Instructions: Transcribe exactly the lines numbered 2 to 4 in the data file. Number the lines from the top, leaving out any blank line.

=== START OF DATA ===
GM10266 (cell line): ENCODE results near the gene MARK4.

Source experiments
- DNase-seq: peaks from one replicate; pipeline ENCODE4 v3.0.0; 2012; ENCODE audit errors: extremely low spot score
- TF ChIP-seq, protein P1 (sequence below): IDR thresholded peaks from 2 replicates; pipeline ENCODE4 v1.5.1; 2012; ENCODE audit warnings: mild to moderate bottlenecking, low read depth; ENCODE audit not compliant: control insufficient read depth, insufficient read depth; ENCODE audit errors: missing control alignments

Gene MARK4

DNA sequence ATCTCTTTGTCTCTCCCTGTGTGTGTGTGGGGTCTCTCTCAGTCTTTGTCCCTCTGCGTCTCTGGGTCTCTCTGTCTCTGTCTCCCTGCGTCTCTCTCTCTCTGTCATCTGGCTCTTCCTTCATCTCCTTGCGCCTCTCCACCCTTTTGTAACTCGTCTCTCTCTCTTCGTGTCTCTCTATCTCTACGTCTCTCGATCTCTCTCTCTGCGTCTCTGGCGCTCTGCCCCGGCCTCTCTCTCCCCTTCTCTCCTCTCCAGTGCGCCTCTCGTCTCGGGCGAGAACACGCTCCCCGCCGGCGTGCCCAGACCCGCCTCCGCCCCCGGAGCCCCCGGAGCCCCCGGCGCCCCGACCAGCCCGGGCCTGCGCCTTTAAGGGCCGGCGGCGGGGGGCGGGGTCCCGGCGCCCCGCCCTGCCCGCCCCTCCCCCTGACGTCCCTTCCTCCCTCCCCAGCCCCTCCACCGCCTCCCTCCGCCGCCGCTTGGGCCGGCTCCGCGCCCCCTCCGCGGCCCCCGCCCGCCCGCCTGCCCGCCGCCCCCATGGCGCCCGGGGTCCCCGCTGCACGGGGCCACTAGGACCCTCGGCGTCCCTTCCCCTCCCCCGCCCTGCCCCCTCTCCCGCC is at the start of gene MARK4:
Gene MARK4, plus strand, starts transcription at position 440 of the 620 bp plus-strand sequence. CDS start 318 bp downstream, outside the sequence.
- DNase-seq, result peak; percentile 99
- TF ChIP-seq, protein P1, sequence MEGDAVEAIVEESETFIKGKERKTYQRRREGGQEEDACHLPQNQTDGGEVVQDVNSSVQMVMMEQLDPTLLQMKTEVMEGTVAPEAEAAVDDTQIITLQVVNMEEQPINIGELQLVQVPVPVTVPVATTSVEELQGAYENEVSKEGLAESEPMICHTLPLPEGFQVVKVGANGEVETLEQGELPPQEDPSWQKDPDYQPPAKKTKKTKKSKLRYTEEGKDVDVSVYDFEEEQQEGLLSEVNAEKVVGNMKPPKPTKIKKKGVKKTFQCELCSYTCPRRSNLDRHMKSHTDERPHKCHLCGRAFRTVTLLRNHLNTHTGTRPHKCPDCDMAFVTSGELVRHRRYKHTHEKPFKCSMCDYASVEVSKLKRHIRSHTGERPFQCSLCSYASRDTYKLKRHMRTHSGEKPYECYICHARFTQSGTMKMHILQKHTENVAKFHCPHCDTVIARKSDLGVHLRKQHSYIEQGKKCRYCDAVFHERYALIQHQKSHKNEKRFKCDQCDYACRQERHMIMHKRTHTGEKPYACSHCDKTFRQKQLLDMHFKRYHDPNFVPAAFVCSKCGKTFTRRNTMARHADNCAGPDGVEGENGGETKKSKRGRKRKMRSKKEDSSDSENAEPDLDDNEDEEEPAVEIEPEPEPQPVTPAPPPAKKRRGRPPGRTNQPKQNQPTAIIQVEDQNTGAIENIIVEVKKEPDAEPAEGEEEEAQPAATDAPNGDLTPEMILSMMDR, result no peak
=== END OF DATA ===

Source experiments
- DNase-seq: peaks from one replicate; pipeline ENCODE4 v3.0.0; 2012; ENCODE audit errors: extremely low spot score
- TF ChIP-seq, protein P1 (sequence below): IDR thresholded peaks from 2 replicates; pipeline ENCODE4 v1.5.1; 2012; ENCODE audit warnings: mild to moderate bottlenecking, low read depth; ENCODE audit not compliant: control insufficient read depth, insufficient read depth; ENCODE audit errors: missing control alignments